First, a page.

I’m a blocker. On the track, each team fields four blockers and a jammer. The jammer is the person who scores the points, and the blockers are out there trying to play offense to get their jammer through and are also playing defense at the same time to prevent the opposing team’s jammer from scoring points. As a blocker, you’re switching back and forth between those two.
Explain the gameplay of roller derby.
It’s a one-hour game, divided into two 30 minute halves. Typically, the games are divided into “jams,” or two-minute increments. “Jams” can go anywhere from ten seconds to two minutes long, and you typically send out a new group of players every single time that a jam starts. The jammer scores points by legally passing the hips of the opponent blockers to get a point. Jammers see less “jams” than a blocker, because a jammer’s job is basically sprinting on the track and getting blocks, sometimes getting hit and having to get back up to speed — so the endurance is a little different. It also tends to be a really high-scoring game. For example, the scores in the last few games that we had at the tournament were 201 (London) to 136 (Buffalo), and 224 (Buffalo) to 176 (Stockholm).
What are some of your favorite memories from roller derby over the last 11 years?
The first time we ever qualified for international playoffs was pretty incredible. It was such a huge, monumental moment — even just walking into the building the day that the competition was starting, I remember seeing all the announcers and the televisions streaming the game. Being around people who you have admired for years on teams and high-level referees was crazy. The feeling that you’re up at the same level is pretty amazing.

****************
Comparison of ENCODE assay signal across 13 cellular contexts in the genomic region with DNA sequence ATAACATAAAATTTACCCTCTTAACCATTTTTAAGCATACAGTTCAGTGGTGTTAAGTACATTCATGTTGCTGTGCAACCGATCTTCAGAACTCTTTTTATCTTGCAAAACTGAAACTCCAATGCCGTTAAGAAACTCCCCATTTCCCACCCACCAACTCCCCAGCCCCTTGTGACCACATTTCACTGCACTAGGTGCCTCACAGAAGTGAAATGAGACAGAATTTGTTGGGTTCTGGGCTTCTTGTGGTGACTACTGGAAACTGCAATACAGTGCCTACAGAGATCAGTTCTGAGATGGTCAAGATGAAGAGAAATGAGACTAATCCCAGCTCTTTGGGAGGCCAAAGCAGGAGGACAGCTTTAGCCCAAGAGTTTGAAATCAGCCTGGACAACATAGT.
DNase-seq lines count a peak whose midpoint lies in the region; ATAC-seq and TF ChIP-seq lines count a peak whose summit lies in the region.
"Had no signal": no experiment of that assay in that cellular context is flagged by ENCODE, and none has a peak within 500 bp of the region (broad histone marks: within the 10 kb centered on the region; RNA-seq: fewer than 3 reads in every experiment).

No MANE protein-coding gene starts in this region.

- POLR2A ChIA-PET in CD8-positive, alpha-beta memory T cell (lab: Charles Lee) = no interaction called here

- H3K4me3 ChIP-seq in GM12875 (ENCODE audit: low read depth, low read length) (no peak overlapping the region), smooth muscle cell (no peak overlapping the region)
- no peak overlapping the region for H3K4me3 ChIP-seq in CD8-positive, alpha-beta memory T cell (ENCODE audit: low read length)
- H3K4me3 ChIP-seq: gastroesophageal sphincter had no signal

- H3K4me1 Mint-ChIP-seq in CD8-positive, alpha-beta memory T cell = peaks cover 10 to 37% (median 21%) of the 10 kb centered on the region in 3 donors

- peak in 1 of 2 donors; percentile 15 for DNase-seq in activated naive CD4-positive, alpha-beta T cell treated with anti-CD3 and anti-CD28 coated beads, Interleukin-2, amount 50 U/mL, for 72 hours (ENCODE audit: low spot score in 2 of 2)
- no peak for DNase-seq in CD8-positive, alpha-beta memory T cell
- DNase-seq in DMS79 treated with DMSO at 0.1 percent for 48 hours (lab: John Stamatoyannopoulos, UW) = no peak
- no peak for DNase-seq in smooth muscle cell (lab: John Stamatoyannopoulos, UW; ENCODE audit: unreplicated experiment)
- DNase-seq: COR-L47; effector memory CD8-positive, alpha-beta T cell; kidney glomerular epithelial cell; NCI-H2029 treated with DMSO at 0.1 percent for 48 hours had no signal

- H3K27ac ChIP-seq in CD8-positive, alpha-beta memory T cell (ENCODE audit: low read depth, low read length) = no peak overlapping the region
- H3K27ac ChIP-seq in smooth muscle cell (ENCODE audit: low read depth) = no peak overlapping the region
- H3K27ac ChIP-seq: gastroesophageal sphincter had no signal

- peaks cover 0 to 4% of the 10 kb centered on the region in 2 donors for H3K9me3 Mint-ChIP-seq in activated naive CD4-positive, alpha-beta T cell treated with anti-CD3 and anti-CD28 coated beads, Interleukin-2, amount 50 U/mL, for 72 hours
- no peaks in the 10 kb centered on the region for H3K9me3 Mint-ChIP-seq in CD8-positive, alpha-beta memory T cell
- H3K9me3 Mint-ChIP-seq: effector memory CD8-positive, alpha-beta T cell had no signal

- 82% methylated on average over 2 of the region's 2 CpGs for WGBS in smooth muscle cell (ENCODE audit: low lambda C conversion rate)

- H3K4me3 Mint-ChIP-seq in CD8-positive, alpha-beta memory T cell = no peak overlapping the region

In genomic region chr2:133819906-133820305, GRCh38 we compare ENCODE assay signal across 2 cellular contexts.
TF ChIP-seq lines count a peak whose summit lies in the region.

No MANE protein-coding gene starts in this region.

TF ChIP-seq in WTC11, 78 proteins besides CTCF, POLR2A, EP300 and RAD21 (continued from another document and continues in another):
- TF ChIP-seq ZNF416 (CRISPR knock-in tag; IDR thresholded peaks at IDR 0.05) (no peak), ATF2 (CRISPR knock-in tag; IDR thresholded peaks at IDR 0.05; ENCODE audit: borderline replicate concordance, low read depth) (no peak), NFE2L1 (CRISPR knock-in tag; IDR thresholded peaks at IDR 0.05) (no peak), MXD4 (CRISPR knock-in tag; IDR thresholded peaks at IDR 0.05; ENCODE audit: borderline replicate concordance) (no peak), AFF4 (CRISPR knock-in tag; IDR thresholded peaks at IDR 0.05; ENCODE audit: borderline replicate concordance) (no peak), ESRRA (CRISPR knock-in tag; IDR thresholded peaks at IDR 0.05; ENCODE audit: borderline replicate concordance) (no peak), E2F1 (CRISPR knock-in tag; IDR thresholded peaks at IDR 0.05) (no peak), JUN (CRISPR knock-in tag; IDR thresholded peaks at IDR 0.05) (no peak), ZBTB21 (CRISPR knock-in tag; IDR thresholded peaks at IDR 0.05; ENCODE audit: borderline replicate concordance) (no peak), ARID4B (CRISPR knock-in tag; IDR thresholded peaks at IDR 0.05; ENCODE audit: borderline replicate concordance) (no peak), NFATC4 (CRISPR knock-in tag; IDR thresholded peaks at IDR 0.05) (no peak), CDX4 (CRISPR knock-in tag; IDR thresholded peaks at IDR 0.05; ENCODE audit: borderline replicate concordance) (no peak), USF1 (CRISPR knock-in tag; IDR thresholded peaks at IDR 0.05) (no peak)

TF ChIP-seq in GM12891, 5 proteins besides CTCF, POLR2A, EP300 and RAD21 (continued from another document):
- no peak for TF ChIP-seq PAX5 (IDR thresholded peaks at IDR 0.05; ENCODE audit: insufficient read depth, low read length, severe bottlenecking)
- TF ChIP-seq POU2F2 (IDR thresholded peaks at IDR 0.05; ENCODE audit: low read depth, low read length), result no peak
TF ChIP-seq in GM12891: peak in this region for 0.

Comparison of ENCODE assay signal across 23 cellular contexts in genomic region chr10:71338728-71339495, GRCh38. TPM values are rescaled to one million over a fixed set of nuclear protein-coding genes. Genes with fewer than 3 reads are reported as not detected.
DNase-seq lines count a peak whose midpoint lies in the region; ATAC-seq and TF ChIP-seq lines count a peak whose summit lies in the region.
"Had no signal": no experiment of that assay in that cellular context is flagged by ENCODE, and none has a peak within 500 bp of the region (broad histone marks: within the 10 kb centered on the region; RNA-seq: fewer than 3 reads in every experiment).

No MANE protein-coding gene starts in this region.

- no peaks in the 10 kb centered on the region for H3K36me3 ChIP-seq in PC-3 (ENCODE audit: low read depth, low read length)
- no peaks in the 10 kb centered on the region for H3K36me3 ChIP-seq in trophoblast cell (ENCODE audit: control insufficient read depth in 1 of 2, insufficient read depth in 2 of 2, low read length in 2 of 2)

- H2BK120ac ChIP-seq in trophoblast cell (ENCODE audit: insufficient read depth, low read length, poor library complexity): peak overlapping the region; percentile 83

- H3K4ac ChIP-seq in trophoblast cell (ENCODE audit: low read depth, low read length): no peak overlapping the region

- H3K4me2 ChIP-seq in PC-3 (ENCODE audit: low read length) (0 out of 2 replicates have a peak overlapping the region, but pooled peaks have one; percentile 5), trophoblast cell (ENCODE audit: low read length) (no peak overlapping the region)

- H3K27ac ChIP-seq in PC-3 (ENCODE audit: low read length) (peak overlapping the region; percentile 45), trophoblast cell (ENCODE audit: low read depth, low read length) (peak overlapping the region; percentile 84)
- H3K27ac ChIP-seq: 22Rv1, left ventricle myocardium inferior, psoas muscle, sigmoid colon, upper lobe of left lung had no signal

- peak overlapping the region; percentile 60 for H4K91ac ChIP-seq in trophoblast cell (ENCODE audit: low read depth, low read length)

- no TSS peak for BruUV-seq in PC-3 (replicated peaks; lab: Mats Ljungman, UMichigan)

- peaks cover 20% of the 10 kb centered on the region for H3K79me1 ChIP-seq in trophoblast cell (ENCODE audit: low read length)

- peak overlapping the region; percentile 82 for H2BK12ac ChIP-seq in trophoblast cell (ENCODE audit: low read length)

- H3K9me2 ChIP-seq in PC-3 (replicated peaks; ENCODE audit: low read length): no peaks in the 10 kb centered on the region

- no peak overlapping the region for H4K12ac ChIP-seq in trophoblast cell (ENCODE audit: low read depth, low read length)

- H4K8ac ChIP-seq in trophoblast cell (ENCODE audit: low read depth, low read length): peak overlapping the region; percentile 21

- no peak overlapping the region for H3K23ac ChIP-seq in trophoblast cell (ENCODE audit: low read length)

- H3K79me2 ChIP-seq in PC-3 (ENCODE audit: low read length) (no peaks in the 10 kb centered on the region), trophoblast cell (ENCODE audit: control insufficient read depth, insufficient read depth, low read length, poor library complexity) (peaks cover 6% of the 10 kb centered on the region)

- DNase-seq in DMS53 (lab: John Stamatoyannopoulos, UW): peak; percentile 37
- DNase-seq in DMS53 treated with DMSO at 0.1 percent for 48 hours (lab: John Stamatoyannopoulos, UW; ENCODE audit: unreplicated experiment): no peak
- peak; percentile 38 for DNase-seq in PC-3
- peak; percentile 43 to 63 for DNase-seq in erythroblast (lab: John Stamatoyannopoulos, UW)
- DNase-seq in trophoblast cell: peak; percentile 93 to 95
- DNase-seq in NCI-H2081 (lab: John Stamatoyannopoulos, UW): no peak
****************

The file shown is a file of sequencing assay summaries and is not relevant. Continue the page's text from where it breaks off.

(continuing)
What is your favorite thing about roller derby?
I love the competitiveness. On a personal level, I enjoy trying to push my gameplay to the next level — and with the team, too, and just get better. There’s always something new to work on and something new to master. I love the athleticism and going after new goals with the team. The team really is like a support network, and the people you play with for so many years you become so close with. You’re like co-workers in a way, but more intense because of the sport. You see each other through all sorts of changes in life: marriages, babies. And you’re traveling with each other, too, on trips to tournaments and games, so you really get to know your teammates on a personal level and get experiences that you might not get to otherwise have if it wasn’t for the sport you’re playing together.
Oh, the places she’ll go…
Here’s a snapshot of the places Danielle has traveled to compete with her roller derby team over the last 11 years.
What has roller derby taught you, and how has it affected your job at E & E?
I definitely think that derby has crossed over into helping me out in my regular life. A lot of that is due to how I’ve had different roles within my league: travel coordinator, inter-league coordinator, team captain. All of these roles have taught me a lot and helped me gain more confidence in working with other people. If you’re gaining successes in things that you do outside of work, the confidence that builds from that just crosses over into your whole life.
Editor’s note: After over a decade of skating with her roller derby team, Danielle has recently decided to take the next season off and will instead support the team from the sidelines. In Danielle’s words, “I’ll be a fan cheering this year!”